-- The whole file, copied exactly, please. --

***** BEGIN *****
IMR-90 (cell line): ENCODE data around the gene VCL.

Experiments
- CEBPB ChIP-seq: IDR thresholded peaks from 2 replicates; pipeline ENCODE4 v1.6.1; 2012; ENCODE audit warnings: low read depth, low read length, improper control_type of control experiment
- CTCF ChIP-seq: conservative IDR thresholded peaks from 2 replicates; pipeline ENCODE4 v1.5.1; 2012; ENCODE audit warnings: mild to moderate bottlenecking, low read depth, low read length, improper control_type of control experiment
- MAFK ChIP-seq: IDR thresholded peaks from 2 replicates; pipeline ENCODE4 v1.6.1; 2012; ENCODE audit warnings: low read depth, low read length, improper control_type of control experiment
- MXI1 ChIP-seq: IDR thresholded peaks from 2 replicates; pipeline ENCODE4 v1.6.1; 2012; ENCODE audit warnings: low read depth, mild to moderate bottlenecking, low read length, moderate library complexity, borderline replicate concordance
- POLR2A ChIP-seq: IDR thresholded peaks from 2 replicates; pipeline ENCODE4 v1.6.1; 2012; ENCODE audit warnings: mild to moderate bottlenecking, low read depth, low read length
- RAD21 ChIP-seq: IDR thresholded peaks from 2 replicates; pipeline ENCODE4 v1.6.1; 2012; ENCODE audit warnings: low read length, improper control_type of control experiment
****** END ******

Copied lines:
IMR-90 (cell line): ENCODE data around the gene VCL.

Experiments
- CEBPB ChIP-seq: IDR thresholded peaks from 2 replicates; pipeline ENCODE4 v1.6.1; 2012; ENCODE audit warnings: low read depth, low read length, improper control_type of control experiment
- CTCF ChIP-seq: conservative IDR thresholded peaks from 2 replicates; pipeline ENCODE4 v1.5.1; 2012; ENCODE audit warnings: mild to moderate bottlenecking, low read depth, low read length, improper control_type of control experiment
- MAFK ChIP-seq: IDR thresholded peaks from 2 replicates; pipeline ENCODE4 v1.6.1; 2012; ENCODE audit warnings: low read depth, low read length, improper control_type of control experiment
- MXI1 ChIP-seq: IDR thresholded peaks from 2 replicates; pipeline ENCODE4 v1.6.1; 2012; ENCODE audit warnings: low read depth, mild to moderate bottlenecking, low read length, moderate library complexity, borderline replicate concordance
- POLR2A ChIP-seq: IDR thresholded peaks from 2 replicates; pipeline ENCODE4 v1.6.1; 2012; ENCODE audit warnings: mild to moderate bottlenecking, low read depth, low read length
- RAD21 ChIP-seq: IDR thresholded peaks from 2 replicates; pipeline ENCODE4 v1.6.1; 2012; ENCODE audit warnings: low read length, improper control_type of control experiment